All You Need to Know About Refined Table Salt

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What exactly is table salt or sodium chloride? Find out how it is made, why it is bad for your health and I will also share with you some extremely healthy alternative salts that even taste better!

What is Table Salt?

What is table salt?Table salt is a mineral composed almost entirely of sodium chloride (NaCl), which is 39% sodium and 61% chlorine. It is the world’s most popular food condiment.

The salt is sourced from either the evaporation of sea water, mined from rocks in the earth and ever more commonly (or worryingly) today – chemically engineered in factories!

Both sea salts and mined salts then go through a lengthy refinement process to produce the common table salt that we use in our cooking.

How is Table Salt Made?

Table salt undergoes one of a number of similar refinement process before reaching our table. The refinement process looks something like this:

  1. Rock salt is cut from the ground before being crushed and cleaned via various methods including magnetism and filtering. It is then dissolved in water to form brine for further processing below. The sea salt is already in brine form to start with so we are ready for step 2.
  2. The brine is heated to remove the water and the top crust of salt skimmed off. Most minerals and trace elements including calcium, iodine, magnesium, potassium and iron are removed at this stage.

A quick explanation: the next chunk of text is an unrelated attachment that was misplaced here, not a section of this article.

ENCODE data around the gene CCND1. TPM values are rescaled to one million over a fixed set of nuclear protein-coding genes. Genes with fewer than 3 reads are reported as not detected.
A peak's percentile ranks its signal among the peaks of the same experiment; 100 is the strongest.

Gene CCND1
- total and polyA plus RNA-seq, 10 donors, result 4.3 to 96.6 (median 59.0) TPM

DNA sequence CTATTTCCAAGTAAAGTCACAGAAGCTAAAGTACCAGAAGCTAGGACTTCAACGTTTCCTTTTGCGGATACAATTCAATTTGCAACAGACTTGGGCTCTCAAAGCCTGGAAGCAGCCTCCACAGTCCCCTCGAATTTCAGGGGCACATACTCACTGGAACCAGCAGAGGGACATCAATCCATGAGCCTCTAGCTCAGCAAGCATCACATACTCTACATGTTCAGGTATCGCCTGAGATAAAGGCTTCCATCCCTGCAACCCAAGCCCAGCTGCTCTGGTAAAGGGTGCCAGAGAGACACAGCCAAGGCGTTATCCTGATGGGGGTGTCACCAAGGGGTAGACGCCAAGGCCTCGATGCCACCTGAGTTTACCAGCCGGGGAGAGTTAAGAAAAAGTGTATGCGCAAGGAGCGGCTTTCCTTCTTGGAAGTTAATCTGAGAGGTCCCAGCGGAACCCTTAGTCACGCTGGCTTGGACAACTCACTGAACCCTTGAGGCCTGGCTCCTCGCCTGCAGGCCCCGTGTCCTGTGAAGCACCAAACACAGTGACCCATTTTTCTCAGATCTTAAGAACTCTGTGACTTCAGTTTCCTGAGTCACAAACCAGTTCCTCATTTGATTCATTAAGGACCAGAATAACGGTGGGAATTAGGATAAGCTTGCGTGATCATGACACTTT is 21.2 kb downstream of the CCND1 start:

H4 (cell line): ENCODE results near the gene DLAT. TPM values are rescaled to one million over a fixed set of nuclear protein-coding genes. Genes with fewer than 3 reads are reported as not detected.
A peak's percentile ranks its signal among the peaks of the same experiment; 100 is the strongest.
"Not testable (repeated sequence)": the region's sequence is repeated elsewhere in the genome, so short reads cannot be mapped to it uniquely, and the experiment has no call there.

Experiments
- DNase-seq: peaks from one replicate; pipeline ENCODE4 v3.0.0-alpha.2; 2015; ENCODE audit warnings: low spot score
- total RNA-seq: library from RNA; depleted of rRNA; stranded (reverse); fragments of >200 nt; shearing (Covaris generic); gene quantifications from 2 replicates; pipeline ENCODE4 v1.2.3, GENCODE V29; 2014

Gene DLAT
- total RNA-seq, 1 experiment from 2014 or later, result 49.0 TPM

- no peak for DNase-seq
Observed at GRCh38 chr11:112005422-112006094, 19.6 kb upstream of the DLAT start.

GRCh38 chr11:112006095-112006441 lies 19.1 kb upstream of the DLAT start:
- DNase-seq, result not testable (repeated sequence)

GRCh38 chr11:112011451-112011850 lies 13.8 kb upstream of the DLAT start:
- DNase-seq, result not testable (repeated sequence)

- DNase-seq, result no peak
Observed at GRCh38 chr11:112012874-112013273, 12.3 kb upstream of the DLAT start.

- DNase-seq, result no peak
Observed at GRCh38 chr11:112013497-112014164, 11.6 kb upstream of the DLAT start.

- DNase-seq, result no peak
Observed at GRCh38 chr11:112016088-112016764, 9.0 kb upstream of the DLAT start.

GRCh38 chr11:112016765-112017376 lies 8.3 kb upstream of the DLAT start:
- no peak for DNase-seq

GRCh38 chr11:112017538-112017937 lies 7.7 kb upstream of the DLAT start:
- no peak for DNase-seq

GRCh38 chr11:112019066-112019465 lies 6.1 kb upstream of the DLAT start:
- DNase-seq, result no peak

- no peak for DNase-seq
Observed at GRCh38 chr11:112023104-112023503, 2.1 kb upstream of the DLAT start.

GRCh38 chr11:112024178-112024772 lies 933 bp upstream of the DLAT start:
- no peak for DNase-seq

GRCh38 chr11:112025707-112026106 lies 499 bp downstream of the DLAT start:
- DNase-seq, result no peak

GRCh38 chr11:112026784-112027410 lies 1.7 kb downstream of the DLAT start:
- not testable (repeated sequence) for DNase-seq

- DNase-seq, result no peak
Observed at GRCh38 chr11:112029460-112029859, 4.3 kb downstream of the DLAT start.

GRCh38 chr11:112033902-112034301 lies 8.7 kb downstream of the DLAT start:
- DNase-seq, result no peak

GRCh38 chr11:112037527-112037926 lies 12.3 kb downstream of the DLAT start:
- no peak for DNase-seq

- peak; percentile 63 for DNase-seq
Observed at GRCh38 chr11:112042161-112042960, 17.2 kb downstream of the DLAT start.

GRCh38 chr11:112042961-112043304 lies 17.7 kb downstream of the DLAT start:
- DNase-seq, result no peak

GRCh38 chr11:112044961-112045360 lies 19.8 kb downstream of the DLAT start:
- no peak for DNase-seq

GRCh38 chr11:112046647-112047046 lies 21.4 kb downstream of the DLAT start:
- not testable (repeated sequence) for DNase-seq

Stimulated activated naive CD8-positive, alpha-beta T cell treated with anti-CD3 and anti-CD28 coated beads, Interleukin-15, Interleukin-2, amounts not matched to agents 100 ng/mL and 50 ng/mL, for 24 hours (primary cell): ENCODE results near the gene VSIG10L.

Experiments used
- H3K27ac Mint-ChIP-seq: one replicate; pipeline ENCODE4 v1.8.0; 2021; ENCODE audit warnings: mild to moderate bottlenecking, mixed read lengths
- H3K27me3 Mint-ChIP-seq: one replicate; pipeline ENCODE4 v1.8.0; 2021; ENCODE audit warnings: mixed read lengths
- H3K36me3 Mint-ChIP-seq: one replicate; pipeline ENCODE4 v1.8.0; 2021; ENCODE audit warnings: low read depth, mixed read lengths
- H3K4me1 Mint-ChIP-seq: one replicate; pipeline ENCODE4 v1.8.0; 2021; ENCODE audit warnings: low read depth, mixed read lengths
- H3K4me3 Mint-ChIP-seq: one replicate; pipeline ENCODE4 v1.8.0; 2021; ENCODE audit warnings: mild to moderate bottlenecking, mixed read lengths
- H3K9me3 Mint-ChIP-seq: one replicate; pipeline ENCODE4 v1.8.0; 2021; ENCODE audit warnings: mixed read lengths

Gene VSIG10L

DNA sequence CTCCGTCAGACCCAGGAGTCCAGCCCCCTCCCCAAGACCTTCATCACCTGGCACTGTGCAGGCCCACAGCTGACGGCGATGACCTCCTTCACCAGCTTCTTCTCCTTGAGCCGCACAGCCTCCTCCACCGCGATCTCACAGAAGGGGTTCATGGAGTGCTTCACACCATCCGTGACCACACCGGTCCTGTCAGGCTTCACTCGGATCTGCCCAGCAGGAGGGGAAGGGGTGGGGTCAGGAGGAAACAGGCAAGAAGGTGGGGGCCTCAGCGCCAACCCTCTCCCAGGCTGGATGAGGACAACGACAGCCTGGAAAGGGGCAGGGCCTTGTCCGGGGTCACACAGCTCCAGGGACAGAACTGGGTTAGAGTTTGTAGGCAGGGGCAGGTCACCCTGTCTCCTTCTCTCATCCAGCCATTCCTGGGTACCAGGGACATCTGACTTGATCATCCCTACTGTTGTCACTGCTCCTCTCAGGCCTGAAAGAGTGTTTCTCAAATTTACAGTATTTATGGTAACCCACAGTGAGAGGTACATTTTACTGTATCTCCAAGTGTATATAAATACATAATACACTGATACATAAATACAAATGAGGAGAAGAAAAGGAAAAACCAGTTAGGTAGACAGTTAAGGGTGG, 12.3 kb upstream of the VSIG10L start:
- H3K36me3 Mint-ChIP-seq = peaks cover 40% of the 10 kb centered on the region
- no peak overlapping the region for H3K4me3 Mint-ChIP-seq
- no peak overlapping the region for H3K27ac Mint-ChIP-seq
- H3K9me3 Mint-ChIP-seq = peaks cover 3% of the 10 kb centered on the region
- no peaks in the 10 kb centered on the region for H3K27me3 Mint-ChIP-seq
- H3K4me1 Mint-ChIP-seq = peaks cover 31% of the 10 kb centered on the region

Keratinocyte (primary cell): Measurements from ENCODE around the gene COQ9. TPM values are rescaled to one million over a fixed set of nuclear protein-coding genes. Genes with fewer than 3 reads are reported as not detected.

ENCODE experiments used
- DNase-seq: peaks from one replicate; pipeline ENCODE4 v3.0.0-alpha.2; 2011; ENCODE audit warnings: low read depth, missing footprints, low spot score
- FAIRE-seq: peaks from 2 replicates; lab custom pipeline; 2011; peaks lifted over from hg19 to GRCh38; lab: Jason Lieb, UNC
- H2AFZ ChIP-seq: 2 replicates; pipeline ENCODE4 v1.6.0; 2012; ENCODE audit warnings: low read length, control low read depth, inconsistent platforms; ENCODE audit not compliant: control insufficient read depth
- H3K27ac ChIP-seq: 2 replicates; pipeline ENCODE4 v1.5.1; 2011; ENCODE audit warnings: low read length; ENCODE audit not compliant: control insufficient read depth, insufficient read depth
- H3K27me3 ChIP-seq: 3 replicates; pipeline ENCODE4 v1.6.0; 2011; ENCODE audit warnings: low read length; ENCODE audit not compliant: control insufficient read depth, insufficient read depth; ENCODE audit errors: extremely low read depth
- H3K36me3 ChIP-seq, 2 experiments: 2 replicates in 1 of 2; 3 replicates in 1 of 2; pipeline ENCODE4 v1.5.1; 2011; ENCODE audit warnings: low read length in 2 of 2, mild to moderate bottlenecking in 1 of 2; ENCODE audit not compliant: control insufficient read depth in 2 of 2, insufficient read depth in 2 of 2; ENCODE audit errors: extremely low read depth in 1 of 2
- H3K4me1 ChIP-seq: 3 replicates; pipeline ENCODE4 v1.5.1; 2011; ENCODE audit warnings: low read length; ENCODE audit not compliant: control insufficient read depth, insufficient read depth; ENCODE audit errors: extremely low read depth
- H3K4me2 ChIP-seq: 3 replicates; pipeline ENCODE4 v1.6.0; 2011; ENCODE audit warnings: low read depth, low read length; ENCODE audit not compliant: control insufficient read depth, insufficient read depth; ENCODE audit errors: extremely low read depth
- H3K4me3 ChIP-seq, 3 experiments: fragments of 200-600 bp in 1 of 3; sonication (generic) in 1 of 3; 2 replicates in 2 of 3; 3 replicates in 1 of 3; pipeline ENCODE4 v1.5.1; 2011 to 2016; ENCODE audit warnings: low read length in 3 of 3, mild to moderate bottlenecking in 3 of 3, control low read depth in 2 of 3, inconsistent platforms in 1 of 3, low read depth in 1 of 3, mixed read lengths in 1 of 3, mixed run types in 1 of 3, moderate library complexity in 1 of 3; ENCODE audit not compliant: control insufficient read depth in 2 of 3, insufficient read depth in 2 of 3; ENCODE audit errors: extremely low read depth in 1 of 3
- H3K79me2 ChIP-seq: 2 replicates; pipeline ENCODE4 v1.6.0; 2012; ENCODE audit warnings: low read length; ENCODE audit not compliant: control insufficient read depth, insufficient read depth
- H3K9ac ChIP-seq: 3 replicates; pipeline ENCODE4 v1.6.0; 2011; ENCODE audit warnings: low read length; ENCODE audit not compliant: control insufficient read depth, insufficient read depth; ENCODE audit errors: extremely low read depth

3. The salt is often washed again in water, before being blasted at very high temperatures (365°F or 185°C) to burn off the water. This removes any remaining trace elements leaving a salt that is about 99.8% sodium chloride.
  4. The salt is bleached with whiteners so it looks presentable to us.
  5. Anti-caking agents and stabilizers are added to stop the salt crystals clumping together.

Is the refinement process really necessary?

Salt can be produced naturally when sea water evaporates in the sun – so why is refinement necessary?

The answer is money: producing refined salt is quicker, cheaper and can be done on an industrial scale. So whilst people are happy to buy the cheapest salt on the shelves, companies will produce it.

But the Body Needs Sodium, so Why is Refined Table Salt Bad?

The human body needs sodium to function: it regulates blood pressure and helps the muscles and nerves to function. In fact the 5 main minerals in the human body are calcium, phosphorus, potassium, magnesium and SODIUM. So why is refined table salt bad for us?